Friday, February 09, 2007

At home in Benson, Arizona

We're back in our winter location at the Cochise Terrace RV Resort in Benson, Arizona, where we'll stay until at least late March. We chose Benson because of it's location; 35 miles to Tucson, 30 miles to Sierra Vista, and equidistant between the Chiricahua and Pinaleno Mountains, two of our favorite place to visit and explore. Cochise Terrace is a nice park that's unusual in this area because it is all RVs, no park models, sheds, carports, etc. Walking through the park is like exploring America; there are license plates from everywhere, although the majority are from Michigan, Wisconsin, Illinois, and other states in the upper Midwest. It's very well maintained by a large staff of workampers buzzing around on golf carts, and because it sits above Benson and the train line, is usually pretty quiet.
On our way here we took time to stop in Columbus, New Mexico and learned about the last invasion of the US by an armed force. Just before dawn on March 9, 1916, over 500 armed Mexicans, known as "Villistas"because of their allegiance to Pancho Villa, crossed the border and attacked the town. After looting residents and burning much of the town, the Villistas were turned back by a military garrison leaving 18 residents and military and over 100 Villistas dead. After the attack, a large force was assembled and pursued the Villistas into Mexico. What is interesting about this event is that the resulting retaliatory force led by General Jack Pershing became a test and training event for American forces about to enter WWI, and that for the first time mechanized vehicles and aircraft were used in a combat action. Today, a state park and museum are situated on the site of much of the attack, and markers show where some of the "firsts" were located. While the first "grease rack" isn't very exotic, it was interesting to think of the thought that went into its construction. Perhaps the employees of Jiffy Lube make pilgrimages here. The first operational air base was located here also; it shows that the tradition of putting an air base out in the middle of nowhere didn't start with the Strategic Air Command in 1947. There isn't much left of the original town; what wasn't burned during the raid has long been torn down or burned later. The remaining town is pretty austere; one or two stores, a few houses, and the border crossing. This is one of those places where you wonder what brought people here in the first place, and what would encourage anyone to stay today. An interesting visit though, and worth the trip.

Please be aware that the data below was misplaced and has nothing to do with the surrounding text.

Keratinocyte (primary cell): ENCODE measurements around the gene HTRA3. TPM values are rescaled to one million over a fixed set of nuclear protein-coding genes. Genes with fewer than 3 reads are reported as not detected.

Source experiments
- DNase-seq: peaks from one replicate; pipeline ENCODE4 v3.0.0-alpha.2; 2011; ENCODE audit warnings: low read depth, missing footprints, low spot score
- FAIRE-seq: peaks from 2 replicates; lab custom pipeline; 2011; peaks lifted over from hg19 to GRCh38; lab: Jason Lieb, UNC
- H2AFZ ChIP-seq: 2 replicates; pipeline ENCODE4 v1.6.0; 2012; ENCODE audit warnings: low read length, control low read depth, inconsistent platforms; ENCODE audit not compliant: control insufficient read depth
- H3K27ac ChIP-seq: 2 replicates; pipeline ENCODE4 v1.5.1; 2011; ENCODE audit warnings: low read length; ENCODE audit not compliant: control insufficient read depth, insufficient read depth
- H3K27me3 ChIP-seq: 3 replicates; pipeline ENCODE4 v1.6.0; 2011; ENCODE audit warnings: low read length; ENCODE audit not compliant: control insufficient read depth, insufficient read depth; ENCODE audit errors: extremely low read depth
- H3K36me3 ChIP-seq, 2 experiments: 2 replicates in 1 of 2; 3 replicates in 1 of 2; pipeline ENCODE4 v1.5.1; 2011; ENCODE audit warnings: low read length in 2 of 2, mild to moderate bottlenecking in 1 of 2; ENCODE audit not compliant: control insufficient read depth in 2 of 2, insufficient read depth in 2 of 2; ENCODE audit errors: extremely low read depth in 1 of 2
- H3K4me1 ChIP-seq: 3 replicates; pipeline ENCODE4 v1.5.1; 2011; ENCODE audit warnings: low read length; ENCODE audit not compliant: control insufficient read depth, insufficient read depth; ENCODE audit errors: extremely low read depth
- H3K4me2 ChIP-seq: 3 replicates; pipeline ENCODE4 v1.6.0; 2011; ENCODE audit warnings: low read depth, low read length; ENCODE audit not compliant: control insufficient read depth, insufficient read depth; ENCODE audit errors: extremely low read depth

Back here in Benson we've been busy visiting old friends and making new ones. We've had a great time hiking and exploring with our friends Bob and Trixie Berry who are staying here also. We hiked the trail to Ft Bowie National Historic Site (see last year's post), visited Cochise Stronghold (ditto), and this week drove to a very remote state historic site, the Slaughter Ranch. The ranch, located on a dirt road 15 miles east of Douglas Arizona, is literally a stone's throw from the Mexican border and an oasis in an area of dry grasslands and mountains. The story of Texas John Slaughter and his history as a rancher and lawman in the days of Wyatt Earp, the Clantons, and Pancho Villa is fascinating; he was a feared and respected individual who raised a family and built a ranch on 65,000 acres with as many as 150 ranch hands. All this from a man who stood 5 feet 3 inches in his stocking feet and wore a size 4 shoe.....I guess Colt really did make the man. Today the ranch has been restored and is open for tours. What makes the trip really interesting is that the camera was becoming popular and the family took lots and lots of pictures. To be able to look at life on the ranch in pictures and stand the same ground in the photographs today is a memorable experience. We'll be exploring more of the history in this area in the coming weeks - please come back and check on us!